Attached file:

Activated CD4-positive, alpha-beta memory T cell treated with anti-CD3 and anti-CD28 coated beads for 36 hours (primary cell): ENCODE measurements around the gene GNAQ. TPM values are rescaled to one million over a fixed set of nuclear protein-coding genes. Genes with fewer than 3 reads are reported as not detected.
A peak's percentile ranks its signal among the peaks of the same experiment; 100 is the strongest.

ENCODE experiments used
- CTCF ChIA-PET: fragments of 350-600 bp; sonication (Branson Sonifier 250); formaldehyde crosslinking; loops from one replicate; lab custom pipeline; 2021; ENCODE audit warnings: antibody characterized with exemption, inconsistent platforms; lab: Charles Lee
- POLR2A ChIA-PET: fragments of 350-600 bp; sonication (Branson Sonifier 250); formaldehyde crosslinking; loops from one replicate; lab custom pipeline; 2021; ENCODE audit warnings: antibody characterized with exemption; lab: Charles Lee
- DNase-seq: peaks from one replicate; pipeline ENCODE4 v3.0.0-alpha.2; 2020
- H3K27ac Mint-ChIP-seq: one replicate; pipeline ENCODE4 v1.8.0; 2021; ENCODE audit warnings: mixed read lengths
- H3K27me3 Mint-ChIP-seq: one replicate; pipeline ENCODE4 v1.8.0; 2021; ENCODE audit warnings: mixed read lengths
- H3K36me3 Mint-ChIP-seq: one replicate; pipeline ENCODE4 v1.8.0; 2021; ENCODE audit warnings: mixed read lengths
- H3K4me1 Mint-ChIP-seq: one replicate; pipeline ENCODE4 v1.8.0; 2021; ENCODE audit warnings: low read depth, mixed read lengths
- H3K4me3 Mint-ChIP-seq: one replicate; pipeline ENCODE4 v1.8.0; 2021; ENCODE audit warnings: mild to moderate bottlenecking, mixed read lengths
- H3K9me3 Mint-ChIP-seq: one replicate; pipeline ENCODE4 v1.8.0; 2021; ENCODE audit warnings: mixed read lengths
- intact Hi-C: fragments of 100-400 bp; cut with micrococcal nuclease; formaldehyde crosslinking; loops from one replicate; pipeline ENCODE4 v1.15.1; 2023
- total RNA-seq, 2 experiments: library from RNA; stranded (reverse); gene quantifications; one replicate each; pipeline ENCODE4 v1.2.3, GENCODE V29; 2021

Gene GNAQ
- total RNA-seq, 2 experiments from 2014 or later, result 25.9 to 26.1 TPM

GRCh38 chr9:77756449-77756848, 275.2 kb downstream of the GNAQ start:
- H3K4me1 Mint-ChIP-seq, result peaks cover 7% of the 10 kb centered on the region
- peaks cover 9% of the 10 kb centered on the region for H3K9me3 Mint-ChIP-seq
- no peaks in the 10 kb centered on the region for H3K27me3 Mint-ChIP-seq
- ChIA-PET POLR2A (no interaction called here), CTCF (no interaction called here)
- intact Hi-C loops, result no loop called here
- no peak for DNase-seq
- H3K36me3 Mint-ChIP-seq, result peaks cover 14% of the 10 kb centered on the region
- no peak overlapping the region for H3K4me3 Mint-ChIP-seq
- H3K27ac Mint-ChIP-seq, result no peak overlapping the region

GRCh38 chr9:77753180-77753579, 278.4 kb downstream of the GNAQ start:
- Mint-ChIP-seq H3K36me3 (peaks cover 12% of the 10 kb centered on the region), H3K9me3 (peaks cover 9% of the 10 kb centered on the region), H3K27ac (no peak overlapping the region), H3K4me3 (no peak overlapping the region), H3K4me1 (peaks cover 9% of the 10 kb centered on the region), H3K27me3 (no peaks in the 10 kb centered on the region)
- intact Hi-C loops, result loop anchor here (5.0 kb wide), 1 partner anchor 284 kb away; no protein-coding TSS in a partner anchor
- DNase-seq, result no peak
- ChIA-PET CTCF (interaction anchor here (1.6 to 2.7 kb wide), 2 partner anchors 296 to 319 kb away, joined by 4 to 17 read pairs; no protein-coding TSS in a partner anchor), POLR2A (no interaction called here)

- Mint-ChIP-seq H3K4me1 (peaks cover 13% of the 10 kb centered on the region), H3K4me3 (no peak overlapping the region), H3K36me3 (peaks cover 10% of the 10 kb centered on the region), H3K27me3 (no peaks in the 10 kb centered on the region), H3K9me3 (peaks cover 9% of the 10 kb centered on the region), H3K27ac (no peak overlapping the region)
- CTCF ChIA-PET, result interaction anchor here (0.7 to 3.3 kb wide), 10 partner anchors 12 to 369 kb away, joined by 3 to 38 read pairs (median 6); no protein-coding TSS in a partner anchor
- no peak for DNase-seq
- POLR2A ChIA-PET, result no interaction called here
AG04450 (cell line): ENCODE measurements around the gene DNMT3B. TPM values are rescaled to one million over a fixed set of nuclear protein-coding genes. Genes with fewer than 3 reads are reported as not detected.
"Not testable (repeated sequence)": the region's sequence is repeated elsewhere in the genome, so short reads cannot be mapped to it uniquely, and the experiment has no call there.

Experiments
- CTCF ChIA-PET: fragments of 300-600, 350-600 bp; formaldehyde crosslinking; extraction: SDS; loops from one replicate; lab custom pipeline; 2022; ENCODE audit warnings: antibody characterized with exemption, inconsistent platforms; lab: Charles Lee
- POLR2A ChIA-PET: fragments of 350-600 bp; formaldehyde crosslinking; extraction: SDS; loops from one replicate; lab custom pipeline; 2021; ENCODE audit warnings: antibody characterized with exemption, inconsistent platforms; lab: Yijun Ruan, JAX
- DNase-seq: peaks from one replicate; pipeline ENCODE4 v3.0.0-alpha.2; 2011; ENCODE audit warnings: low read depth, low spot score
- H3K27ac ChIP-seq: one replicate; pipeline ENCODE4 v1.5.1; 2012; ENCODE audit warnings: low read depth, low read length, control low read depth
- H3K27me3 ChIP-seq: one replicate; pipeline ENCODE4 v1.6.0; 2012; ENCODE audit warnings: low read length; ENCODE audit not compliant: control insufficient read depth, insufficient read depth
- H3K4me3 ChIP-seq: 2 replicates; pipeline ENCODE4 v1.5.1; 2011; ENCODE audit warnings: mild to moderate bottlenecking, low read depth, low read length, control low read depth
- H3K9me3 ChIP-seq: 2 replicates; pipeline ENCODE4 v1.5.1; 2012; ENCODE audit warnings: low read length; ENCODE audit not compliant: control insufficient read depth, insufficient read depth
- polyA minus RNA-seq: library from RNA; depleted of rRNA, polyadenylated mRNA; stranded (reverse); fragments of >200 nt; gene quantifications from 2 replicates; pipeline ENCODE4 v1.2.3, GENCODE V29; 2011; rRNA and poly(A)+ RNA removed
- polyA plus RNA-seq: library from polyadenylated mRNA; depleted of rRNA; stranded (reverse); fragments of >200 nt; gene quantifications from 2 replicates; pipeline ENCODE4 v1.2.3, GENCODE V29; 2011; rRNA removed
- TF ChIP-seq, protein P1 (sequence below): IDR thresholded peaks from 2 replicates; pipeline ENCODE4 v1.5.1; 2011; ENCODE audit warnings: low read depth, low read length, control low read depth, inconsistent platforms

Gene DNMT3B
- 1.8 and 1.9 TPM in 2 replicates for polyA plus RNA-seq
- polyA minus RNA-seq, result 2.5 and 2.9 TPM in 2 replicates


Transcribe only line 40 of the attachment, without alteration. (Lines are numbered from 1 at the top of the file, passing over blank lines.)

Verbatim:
- POLR2A ChIA-PET: fragments of 350-600 bp; formaldehyde crosslinking; extraction: SDS; loops from one replicate; lab custom pipeline; 2021; ENCODE audit warnings: antibody characterized with exemption, inconsistent platforms; lab: Yijun Ruan, JAX